LONDON – The arrest of a street preacher has renewed concern over religious freedom for Christians in the United Kingdom.
Dale McAlpine, 42, was arrested in his home town of Workington, in Cumbria, last month after he mentioned homosexuality as one of a number of sins listed in the Bible, alongside idolatry, blasphemy, fornication, and drunkenness.
He said he refrained from speaking about homosexuality in his sermon but when a passerby inquired on the issue, told her it was a sin.
He was then approached by a gay community support officer who took him to the police station where he was detained in a cell for seven hours and charged with causing "harassment, alarm or distress."
McAlpine, who denied the charge, was released on bail on the grounds that he cease preaching.
U.S. evangelical Dr. Albert Mohler wasn't surprised by the arrest and said he has seen "this coming for some time now."
"We are witnessing the constriction of Christian speech and the criminalizing of Christian ministry," he wrote in a commentary. "The Bible clearly condemns homosexual behaviors, and the Christian church has been clear about this teaching for twenty centuries. But now, the statement that homosexuality is a sin can land a preacher in jail."
He said even if all charges are dropped against McAlpine, the message is clear that "the act of Christian preaching is now a potential criminal offense."
He warned Christians that such arrests are likely to happen elsewhere, besides Britain, as well.
Writing in The Telegraph, former Catholic Herald editor Cristina Odone condemned the action by the police, saying McAlpine was another victim of the "new inquisition."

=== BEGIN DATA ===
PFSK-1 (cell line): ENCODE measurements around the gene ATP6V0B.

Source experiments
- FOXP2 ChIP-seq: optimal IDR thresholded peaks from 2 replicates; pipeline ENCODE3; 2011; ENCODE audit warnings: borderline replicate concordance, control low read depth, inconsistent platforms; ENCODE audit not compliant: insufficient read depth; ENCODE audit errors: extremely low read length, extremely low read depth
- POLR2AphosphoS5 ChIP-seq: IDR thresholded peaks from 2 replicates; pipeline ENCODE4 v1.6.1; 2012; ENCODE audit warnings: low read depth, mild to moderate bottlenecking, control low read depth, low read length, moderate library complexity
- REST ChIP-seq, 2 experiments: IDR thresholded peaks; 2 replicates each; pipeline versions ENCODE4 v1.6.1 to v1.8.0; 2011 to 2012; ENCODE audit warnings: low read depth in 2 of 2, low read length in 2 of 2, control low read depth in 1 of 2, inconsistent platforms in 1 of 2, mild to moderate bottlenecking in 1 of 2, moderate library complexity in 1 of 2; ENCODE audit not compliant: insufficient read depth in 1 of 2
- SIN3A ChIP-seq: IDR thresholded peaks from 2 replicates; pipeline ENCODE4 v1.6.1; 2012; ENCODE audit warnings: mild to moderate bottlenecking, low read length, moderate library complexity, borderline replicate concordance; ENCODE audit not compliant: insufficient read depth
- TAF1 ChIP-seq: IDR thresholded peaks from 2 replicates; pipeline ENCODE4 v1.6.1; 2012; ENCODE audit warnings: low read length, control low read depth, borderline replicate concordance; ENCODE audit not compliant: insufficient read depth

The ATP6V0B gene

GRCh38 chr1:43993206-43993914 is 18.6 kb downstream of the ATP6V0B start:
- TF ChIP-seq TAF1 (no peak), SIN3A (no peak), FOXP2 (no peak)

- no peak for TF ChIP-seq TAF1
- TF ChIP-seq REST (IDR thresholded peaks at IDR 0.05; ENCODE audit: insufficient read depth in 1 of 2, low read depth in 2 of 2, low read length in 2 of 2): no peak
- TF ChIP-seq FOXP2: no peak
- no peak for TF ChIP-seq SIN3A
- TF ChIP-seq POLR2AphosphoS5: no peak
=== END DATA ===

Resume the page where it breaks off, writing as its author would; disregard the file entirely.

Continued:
"Fueling the inquisitors is a vicious secularism that allows no tolerance for views based on Christian values," she said.
"Freedoms of speech and conscience are important, but do not automatically trump all individual rights. A civilized, tolerant society requires negotiation between these freedoms and rights, between a preacher's right to proclaim his beliefs and a gay's freedom to live out her sexuality.
"Such negotiation requires confidence in one's own belief system and respect for those of others. These qualities have been quashed, instead, by a tiny and unrepresentative political class that respects only the secularist side of the equation."
Commentator and author Peter Hitchens warned that British society was moving closer to the point where a person could be prosecuted for saying in public that homosexual acts are wrong.
"The Public Order Act of 1986 was not meant to permit the arrest of Christian preachers in English towns for quoting from the Bible. But it has," he said. "The Civil Partnerships Act 2004 was not meant to force public servants to approve of homosexuality. But it has.
"The Sexual Offences Act of 1967 was not meant to lead to a state of affairs where it is increasingly dangerous to say anything critical about homosexuality. But it did."
He added, "We have traveled in almost no time from repression, through a brief moment of mutual tolerance, to a new repression."